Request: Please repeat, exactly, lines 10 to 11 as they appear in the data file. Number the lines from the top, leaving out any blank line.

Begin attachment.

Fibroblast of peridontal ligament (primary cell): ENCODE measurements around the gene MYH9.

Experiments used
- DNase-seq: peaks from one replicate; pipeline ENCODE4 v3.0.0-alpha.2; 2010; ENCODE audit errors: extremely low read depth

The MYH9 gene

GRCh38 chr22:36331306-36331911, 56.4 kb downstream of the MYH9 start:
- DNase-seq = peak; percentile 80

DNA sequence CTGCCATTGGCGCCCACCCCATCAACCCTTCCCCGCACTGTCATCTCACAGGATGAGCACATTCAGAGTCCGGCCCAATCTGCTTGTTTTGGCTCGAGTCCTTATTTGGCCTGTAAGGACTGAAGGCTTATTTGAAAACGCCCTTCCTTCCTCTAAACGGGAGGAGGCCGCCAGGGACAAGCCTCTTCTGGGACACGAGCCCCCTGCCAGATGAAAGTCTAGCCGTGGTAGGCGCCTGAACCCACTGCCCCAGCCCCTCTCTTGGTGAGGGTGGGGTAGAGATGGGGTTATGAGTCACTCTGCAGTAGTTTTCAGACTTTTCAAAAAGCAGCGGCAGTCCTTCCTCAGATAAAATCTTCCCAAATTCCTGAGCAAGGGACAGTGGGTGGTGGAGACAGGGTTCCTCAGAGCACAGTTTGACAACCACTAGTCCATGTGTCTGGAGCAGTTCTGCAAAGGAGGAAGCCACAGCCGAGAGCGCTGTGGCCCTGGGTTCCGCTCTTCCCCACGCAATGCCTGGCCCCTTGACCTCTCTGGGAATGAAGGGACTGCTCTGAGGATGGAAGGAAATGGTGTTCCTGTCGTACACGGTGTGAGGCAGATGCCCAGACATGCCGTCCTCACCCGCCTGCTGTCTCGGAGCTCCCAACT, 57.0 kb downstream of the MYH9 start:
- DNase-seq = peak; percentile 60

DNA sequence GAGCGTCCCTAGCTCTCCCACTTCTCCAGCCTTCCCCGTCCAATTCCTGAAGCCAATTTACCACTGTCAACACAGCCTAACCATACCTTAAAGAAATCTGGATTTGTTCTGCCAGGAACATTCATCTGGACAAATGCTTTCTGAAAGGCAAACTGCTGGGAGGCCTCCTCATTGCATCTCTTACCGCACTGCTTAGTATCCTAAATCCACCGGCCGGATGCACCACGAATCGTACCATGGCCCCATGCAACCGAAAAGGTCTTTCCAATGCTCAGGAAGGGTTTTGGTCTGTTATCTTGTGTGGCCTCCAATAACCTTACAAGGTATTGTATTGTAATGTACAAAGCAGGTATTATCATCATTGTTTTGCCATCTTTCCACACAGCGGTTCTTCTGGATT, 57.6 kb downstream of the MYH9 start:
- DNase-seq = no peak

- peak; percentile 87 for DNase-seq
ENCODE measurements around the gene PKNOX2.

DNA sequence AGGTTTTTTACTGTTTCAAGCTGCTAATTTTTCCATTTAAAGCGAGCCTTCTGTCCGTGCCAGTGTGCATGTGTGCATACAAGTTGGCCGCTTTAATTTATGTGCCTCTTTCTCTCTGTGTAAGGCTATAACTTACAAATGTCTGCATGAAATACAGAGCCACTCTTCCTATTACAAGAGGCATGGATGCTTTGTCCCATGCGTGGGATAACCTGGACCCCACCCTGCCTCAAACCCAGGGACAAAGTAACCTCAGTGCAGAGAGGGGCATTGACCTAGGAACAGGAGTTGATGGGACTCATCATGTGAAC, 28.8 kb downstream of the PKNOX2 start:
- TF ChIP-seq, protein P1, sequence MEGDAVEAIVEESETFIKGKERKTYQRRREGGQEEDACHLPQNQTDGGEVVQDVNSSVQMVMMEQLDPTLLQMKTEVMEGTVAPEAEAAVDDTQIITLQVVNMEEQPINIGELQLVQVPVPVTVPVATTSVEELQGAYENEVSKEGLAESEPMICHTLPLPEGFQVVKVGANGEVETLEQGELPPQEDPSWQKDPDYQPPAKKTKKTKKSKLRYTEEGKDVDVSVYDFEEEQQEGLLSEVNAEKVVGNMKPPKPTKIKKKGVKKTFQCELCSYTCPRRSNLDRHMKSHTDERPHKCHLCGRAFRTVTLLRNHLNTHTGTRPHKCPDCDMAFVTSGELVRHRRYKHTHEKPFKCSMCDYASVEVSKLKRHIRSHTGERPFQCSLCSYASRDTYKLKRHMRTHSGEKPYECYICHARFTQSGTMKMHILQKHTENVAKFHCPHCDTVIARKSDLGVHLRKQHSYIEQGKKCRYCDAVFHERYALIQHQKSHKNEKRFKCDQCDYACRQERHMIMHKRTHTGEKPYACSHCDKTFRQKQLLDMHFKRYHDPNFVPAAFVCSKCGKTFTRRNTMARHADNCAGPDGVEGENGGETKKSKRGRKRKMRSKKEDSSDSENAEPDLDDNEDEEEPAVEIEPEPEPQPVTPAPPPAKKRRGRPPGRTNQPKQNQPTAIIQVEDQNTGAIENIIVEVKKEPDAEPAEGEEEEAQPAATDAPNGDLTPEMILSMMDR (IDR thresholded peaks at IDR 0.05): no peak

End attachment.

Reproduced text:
- DNase-seq = no peak

- peak; percentile 87 for DNase-seq